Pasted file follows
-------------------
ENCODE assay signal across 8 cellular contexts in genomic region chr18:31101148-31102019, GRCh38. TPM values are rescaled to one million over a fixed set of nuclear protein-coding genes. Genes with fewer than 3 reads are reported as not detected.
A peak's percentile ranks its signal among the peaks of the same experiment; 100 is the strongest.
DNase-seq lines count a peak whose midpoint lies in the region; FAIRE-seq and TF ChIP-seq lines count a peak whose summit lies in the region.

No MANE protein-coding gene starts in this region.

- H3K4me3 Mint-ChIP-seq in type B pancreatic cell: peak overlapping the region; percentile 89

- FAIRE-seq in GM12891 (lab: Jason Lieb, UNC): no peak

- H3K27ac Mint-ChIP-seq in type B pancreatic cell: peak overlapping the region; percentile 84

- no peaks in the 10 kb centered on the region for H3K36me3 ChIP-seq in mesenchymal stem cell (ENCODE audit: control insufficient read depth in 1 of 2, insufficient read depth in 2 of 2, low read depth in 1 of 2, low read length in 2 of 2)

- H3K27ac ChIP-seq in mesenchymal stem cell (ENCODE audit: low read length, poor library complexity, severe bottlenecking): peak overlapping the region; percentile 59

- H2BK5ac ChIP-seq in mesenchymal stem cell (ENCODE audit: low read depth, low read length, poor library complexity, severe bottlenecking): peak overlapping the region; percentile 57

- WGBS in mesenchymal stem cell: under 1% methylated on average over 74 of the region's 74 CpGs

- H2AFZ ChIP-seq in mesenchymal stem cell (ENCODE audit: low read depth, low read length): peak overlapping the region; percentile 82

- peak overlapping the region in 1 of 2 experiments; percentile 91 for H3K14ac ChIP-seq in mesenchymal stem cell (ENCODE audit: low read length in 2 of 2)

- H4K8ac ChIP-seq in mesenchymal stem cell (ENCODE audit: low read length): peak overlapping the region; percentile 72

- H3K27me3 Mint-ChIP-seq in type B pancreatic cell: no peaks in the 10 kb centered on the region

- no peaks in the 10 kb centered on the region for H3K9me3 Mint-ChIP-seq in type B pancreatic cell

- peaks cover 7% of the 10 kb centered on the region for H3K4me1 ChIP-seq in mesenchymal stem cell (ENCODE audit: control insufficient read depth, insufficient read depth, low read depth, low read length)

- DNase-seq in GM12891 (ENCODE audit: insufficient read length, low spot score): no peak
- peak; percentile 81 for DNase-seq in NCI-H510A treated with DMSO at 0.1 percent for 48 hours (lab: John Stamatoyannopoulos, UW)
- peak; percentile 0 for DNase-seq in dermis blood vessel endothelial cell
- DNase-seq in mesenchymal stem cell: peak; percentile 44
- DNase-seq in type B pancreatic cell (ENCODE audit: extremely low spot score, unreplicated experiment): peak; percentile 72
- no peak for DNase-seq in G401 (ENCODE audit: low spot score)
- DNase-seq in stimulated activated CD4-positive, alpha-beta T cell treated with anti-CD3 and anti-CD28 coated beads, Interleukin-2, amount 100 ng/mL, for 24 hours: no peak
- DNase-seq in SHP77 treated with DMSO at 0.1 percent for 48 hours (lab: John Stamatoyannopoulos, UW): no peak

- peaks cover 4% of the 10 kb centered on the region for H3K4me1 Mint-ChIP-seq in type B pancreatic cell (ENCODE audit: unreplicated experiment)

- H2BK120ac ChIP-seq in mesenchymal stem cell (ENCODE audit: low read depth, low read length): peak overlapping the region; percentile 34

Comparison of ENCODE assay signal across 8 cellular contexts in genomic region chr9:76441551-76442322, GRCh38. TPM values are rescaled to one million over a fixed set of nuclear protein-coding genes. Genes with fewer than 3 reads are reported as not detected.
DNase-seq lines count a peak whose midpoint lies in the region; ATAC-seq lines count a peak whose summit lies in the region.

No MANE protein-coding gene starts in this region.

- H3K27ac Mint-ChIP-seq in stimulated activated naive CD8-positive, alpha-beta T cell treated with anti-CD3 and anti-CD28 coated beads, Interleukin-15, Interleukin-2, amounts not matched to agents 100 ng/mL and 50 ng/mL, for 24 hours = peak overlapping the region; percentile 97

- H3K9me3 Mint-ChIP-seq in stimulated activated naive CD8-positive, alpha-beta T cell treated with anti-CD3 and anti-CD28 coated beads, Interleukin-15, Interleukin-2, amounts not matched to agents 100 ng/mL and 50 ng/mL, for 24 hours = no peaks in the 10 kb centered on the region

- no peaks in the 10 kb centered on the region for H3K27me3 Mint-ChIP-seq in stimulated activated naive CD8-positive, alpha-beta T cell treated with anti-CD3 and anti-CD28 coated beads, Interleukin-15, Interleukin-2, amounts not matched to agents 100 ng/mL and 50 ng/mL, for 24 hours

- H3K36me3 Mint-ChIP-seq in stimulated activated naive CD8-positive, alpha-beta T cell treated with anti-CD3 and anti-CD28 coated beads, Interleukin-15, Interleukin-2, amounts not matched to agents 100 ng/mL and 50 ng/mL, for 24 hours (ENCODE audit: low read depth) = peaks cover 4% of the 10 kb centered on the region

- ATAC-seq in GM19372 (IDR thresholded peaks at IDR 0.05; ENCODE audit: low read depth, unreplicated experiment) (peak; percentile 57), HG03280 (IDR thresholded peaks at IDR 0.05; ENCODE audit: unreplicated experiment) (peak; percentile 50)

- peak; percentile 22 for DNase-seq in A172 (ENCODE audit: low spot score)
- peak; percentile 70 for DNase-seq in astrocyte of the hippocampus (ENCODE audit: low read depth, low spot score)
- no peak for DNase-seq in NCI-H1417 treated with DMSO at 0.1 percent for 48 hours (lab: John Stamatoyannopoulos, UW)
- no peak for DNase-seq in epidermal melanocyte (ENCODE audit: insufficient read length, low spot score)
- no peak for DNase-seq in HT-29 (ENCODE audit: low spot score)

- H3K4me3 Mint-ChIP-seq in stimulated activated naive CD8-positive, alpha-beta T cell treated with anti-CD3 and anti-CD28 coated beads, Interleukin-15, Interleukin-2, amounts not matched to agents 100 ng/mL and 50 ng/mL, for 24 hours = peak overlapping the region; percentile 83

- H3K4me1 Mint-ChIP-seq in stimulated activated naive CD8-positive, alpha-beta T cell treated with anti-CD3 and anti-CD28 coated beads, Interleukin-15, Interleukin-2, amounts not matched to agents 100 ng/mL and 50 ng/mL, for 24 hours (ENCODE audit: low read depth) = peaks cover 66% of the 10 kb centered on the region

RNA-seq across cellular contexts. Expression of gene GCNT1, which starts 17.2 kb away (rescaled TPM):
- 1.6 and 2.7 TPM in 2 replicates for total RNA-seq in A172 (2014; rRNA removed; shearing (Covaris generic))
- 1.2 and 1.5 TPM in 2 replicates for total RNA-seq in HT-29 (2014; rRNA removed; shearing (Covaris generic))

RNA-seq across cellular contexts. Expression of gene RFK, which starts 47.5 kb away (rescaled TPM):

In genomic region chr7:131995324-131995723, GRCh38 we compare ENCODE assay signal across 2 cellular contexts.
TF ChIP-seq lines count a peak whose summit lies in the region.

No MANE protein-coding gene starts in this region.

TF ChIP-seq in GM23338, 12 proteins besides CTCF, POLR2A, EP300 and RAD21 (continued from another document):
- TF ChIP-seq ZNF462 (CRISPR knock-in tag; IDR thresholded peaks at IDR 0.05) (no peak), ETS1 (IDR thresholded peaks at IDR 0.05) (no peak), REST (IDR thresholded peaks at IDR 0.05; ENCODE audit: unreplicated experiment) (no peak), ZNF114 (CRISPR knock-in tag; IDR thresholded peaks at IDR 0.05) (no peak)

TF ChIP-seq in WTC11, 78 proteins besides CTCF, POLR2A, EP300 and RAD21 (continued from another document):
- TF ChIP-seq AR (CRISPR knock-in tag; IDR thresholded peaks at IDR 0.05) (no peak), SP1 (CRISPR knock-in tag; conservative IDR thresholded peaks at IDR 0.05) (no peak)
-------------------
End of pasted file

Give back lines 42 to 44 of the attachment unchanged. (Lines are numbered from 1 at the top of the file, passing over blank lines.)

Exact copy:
- H3K4me1 Mint-ChIP-seq in stimulated activated naive CD8-positive, alpha-beta T cell treated with anti-CD3 and anti-CD28 coated beads, Interleukin-15, Interleukin-2, amounts not matched to agents 100 ng/mL and 50 ng/mL, for 24 hours (ENCODE audit: low read depth) = peaks cover 66% of the 10 kb centered on the region

RNA-seq across cellular contexts. Expression of gene GCNT1, which starts 17.2 kb away (rescaled TPM):
- 1.6 and 2.7 TPM in 2 replicates for total RNA-seq in A172 (2014; rRNA removed; shearing (Covaris generic))